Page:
So here goes - today's recipe is Dal Gosht which essentially means 'Lentil Meat' is a beautiful medley of mutton, lentils and spices cooked together to perfection. This medium spicy curry that goes very well with chapathi or roti has been on the hubby's list of things to make for the longest time ever. A few weeks ago he finally made it and we polished it off with some store bought kuboos (arabic bread) as hunger struck faster than I could roll out chapathis. Since mutton doesn't feature very often on our dinner plates, we like to experiment with different recipes whenever it is brought. While South Indian recipes fare better in our house, occasionally North Indian ones are tried too. Most recipes found on the net make use of a mix of split lentils like masoor dal, tuvar dal and chana dal. We have only used chana dal (bengal gram) as it is the hubby's favourite. Make sure to cook it until tender and not too mushy. 


Dal Gosht
Prep time: 20 mins | Cook time: 30 mins | Serves: 4

  • 1 kg mutton on the bone
  • 1/2 - 3/4th cup bengal gram (chana dal)
  • 3 green cardamoms
  • 2 black cardamoms
  • 4-5 cloves
  • ½ tsp cumin seeds
  • 1" stick of cinnamon or cassia bark
  • 1 bay leaf
  • 5-10 peppercorns
  • 1 teaspoon dried fenugreek leaves (kasuri methi)
  • 1 teaspoon turmeric powder
  • 1 teaspoon chilli powder
  • 1 teaspoon cumin powder
  • 1 teaspoon coriander powder
  • ½ teaspoon garam masala powder
  • 3 medium sized onions, finely sliced
  • 1 tomato, finely chopped
  • 1" piece of ginger, cut julienne
  • 2 sprigs of mint leaves, chopped
  • 1/2 cup of fresh coriander, chopped
  • 1 green chilli, slit
  • 1 teaspoon garlic paste
  • 2 teaspoons tomato paste (puree)
  • 2 tablespoons of oil or ghee for frying 
  • Salt to taste

Method:
1. Cut the mutton into medium sized pieces. Wash and drain. Keep aside.
2. Wash the chana dal in 2-3 changes of water or till the water runs clear. Cook with 2-3 cups of water to which a little salt and 1/2 teaspoon turmeric powder has been added. The dal should be tender but not mushy or else it will turn into a paste once you add it to the curry, so take care to keep an eye out as it cooks.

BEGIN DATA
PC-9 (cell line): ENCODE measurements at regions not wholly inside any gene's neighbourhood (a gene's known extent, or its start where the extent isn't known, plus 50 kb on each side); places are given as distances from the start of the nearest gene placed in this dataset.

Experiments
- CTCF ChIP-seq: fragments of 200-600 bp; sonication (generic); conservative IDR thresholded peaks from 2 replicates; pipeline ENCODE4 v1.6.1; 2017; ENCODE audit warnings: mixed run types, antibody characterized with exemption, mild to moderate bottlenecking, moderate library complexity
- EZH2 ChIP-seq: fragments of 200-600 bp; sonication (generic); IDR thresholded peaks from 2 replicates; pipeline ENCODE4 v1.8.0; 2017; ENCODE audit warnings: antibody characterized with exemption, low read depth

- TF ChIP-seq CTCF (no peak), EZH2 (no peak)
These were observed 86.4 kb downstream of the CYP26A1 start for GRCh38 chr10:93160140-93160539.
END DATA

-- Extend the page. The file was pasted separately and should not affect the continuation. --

3. In a pressure cooker heat some oil and fry the onions till golden-dark brown (but not black, so take care not to burn them). Drain and set aside. Once cooled they will turn crisp. You may also deep fry the onions to achieve the same result or even use store bought browned onions.
4. Add some more oil to the pressure cooker if required and on medium-low heat, fry the green and black cardamoms, cloves, cumin, cinnamon or cassia bark, bay leaf, peppercorns for a few seconds. Toss in the kasuri methi too for a quick few seconds.
5. Add in the garlic paste, julienned ginger and tomato paste and stir fry. Next, add half the fried onions and chopped tomatoes and fry for half a minute.
6. Toss in the powders - turmeric, chilli, cumin, coriander and garam masala and continue to fry on a low heat. Now add the meat and fry for about 3-5 minutes
7. Add the mint leaves, 1-1/2 cups of water and salt to taste. Cover the pressure cooker, place the weight (whistle) and cook until the meat is tender (I normally cook mutton on full heat until the first whistle goes off, then reduce the heat completely and continue to cook for 10-12 minutes. Then let the cooker cool down a bit until the whistle releases easily. Open and check, if the meat is not tender, cover and cook again for another 5 minutes on a low heat till done)
8. Add the pre cooked chana dal, the rest of the fried onions, coriander leaves, green chillies and mix everything. On a medium heat cook until the gravy starts to thicken.
9. Remove from heat, garnish with ginger julienne and slit green chillies (optional). Serve hot with rotis, chapathis, naan or rice

No comments:

Post a Comment

I'd love to hear what you have to say about this post!

If you are unable to post a comment, please write to me at ruchikrandhap@gmail.com

Last but not the least, my name is Shireen & not Ruchik :-)